Frequently asked questions← Back Got a question or comment about Tenfold? If the below is unhelpful, email email@example.com.
- How do you play Tenfold?
You can view the rules of the game from the "How to play" screen. This can be accessed at any time by swiping right.
- What does it mean that rows are continuous?
Pairs on continuous rows are trickier to spot but once you notice them they become really helpful in pairing up lots of numbers at a time.
What is meant by continuous rows is that a row doesn't end when it reaches the right edge — it just keeps going down to the next row, as if reading lines of text, left to right, top to bottom. In that sense, the whole game can be seen as a single big row.
- Why can't I add the next round of numbers?
The more numbers you've got in the game the harder it will be to win. If you see the warning sign and can't load the next round, this means you should try and find more pairs in the current game instead. You'll only be prevented from adding the next round of numbers if you've got more than nine potential moves remaining in the current game. Note, however, that nine potential moves doesn't necessarily mean you'll find nine more pairs in total — it just means that at this point in time, there are nine different pairs you could cross out.
Here, for example, we see two potential moves: 3 & 7, and 7 & 7.
By crossing out 3 & 7 though, we're left with zero moves to go.
So, crossing out a pair could both increase and decrease the number of potential next moves.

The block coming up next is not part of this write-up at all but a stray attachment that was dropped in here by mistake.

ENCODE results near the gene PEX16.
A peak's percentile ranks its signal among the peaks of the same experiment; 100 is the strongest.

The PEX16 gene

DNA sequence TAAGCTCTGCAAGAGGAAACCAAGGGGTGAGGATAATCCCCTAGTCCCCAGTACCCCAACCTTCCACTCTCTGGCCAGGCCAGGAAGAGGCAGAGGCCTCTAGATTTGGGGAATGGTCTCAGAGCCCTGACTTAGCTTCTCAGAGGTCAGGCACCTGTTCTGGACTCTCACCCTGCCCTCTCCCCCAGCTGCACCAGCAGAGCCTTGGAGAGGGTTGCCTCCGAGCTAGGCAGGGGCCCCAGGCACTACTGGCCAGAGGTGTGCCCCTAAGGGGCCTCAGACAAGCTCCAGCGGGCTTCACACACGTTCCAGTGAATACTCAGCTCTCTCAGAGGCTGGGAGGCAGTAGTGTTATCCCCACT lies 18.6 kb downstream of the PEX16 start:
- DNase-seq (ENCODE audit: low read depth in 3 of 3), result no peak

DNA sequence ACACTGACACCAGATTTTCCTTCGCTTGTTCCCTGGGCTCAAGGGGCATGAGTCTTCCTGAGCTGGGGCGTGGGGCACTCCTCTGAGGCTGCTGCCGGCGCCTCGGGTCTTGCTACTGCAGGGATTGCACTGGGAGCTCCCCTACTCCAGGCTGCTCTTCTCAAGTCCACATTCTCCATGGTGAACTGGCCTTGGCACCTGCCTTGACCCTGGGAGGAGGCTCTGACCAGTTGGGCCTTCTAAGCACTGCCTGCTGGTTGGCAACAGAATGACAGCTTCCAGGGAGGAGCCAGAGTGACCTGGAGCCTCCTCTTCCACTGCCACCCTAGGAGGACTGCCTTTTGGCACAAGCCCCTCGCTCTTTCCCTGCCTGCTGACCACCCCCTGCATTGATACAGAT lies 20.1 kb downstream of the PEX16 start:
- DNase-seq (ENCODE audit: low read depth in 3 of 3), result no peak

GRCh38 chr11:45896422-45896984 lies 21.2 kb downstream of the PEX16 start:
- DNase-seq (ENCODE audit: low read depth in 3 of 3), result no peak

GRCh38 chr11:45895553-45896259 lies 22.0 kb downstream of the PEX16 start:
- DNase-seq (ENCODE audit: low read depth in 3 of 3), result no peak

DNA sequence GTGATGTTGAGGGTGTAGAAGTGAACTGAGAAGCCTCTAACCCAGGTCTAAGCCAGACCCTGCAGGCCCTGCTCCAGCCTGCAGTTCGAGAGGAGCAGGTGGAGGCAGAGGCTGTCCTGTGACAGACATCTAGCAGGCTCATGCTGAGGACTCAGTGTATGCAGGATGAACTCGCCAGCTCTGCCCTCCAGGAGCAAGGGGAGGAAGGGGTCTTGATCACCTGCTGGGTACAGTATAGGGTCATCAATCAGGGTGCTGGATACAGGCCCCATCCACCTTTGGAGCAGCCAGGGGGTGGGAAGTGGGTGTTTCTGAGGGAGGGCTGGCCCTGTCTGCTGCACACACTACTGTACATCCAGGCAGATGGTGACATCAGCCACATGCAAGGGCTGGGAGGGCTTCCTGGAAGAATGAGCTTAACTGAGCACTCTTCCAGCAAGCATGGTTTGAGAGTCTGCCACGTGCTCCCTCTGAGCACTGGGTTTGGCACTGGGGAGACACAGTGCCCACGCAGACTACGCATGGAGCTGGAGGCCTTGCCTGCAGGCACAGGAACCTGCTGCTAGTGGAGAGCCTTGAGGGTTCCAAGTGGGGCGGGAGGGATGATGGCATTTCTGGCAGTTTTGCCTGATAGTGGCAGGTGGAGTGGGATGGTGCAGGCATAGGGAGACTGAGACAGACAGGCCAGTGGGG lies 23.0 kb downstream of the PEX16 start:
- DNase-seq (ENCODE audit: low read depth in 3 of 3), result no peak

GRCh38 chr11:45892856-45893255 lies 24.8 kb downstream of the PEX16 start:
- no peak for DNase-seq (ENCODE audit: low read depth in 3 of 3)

- What's the difference between the random starting point and the 1–19 starting point?
Tenfold started out as a pen-and-paper game popular in schools (scribbling numbers on paper looks very much like taking notes from a distance!). Players would always begin with the same 27 numbers, written out sequentially from 1 to 19, skipping the zeros. Although it's not random, this starting combination is easy to remember by heart, and the game could play out in many different ways depending on the choices you make in the first few rounds.
If you managed to win once and did remember the exact moves you made, the 1–19 challenge obviously loses it's point. In these cases, use the random starting point. The level of difficulty varies, but the experience will be unique each time.
- I made a mistake. How do I undo my latest move?
If you're on version 1.2 or higher (you can check under the dropdown menu on "How to play"), you can undo your latest move by swiping left. Note that you can undo one move only — but this includes both pairings and loading the next round of numbers.
- After playing for a while, the app gets very slow.
Tenfold can easily handle games with several thousand numbers in them, but after a while it is possible that the app would get a bit slow. But typically, if you find as many pairs as you can before loading the next round, you shouldn't end up with more than a few hundred numbers in a game. If you do, it may be time to give up and start over!